Service User Voice: Complain? don’t bother…

One of social care’s weaknesses concerns the way complaints are handled. In the commercial world complaints are handled quickly and with results: a good company is likely to replace a whole product which has the smallest of faults for free without fuss to keep the customer happy and retain their loyalty.

However, social services departments and other organisations have invented the dreaded document called a complaints procedure, sorry I mean the complaints, compliments (eh?) and comments procedure, which is seen to have the sole purpose of delay, confusion and frustration.

So rather than taking five minutes to resolve, the complaint takes months and often years to resolve. Staff are eventually appointed to investigate the complaint, who tend to go on long-term sick leave for stress (how does the service user feel?), or leave right in the middle of the complaint without passing their workload on to anyone else.

As a complaint goes from level one to level three and the letters and e-mails start flying, the service user is left bewildered and stressed out as the complaint seems to open up a can of worms. This builds distrust with the organisation they are complaining about and makes them cynical.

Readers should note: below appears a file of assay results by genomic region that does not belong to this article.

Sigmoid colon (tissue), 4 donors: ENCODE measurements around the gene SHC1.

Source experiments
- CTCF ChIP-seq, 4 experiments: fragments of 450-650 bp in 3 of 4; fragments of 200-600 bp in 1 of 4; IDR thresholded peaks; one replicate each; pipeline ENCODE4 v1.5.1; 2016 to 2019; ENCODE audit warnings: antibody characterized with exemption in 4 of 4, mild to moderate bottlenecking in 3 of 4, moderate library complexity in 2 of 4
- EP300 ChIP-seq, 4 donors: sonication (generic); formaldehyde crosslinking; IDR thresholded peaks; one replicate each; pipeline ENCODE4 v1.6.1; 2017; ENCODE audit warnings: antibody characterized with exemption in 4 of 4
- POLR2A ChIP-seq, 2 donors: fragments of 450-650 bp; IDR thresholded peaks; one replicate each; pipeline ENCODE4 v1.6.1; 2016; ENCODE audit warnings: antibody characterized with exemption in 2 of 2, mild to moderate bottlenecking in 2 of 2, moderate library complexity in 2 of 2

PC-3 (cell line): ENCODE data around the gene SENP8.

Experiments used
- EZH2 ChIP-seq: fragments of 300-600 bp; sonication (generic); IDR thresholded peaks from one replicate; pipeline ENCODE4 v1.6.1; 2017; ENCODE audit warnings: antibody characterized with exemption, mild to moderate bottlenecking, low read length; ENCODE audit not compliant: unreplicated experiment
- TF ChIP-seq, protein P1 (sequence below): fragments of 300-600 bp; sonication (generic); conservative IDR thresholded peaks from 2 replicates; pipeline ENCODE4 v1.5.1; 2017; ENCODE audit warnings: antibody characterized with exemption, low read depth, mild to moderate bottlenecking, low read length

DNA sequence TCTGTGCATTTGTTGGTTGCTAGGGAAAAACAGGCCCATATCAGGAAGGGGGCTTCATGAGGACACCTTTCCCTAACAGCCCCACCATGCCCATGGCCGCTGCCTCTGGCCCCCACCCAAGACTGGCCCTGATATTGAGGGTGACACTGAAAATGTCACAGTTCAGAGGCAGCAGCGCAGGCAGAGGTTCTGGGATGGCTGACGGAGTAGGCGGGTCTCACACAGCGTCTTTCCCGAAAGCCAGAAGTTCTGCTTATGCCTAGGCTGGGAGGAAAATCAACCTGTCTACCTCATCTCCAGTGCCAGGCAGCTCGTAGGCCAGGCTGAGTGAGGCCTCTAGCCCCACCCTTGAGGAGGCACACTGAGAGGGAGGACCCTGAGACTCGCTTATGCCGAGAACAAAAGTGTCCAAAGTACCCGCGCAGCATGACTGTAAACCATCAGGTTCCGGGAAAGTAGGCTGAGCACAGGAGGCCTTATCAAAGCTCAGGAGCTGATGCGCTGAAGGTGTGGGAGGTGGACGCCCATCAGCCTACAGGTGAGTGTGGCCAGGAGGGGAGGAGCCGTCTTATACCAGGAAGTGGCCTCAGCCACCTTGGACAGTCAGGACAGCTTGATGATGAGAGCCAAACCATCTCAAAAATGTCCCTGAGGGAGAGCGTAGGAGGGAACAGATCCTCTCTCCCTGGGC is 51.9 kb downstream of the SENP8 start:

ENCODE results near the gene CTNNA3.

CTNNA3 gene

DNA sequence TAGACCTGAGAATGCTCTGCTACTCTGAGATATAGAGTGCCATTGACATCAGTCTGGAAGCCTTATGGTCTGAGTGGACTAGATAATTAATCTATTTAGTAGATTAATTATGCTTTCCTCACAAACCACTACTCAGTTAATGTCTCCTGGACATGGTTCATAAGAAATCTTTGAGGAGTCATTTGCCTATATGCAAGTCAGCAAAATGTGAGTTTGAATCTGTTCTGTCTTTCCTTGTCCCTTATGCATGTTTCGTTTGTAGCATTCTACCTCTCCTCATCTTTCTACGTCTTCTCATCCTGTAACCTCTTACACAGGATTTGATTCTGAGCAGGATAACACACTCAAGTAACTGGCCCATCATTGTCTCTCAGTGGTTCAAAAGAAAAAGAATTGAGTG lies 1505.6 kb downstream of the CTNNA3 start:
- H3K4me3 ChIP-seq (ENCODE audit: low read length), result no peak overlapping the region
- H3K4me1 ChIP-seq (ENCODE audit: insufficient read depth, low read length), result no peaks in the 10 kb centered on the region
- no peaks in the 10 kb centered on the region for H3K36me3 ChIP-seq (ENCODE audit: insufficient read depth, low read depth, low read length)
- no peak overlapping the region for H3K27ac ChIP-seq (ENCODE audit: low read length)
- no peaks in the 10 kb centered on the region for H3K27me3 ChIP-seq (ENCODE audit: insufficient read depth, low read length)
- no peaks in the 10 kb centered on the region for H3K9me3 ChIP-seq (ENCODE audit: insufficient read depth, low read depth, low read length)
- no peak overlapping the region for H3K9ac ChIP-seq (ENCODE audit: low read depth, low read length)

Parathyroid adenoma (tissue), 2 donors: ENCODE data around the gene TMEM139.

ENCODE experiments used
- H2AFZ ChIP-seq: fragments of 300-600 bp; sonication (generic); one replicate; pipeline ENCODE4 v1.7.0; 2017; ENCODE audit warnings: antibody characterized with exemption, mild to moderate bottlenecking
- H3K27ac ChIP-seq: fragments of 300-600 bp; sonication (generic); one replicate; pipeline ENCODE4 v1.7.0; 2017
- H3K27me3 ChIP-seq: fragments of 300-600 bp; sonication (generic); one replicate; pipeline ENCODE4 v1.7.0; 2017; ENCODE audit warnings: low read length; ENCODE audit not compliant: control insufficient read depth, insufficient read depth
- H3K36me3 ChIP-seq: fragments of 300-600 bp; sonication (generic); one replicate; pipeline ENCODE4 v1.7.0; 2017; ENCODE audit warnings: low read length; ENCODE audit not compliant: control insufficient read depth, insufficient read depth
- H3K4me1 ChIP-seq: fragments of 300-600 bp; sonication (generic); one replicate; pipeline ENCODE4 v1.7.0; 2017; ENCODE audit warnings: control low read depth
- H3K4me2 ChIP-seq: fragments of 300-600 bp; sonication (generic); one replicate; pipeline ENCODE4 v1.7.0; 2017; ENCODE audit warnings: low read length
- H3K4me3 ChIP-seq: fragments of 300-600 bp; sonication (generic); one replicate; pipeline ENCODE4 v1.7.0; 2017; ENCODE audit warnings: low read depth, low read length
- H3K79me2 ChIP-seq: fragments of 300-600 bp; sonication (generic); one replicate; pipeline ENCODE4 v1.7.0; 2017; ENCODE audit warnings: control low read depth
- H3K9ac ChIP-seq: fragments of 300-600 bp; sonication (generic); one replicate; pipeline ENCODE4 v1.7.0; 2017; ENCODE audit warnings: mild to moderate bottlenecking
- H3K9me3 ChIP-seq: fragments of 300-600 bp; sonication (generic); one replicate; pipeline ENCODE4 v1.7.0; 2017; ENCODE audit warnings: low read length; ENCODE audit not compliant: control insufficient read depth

Then the bombshell happens, the complaints procedure ends and the answer is, basically, after months or years, “get lost”. There is no basis for complaint found after wasting a lot of money and time. The service user is left with the option of recruiting a solicitor and contacting their MP to gain access to the parliamentary ombudsman.

At this stage many service users have been too physically and mentally worn down by the process to be able to take it further. I feel the complaints procedure is designed to make people more compliant and accept that complaining is a futile exercise.

In understanding this in relation to social care does it matter who runs the country, whether it be Gordon Brown, David Cameron or whoever? Freedom and the right to complaint are perhaps only illusions of western concepts of democracy.

But does it have to be this way? If social workers and their managers put their pride aside for a few moments, I feel most complaints could be resolved quickly by talking honestly to service users. It’s time to use common sense and avoid using the oppressive complaints procedure.

Simon Stevens is chief executive, Enable Enterprises


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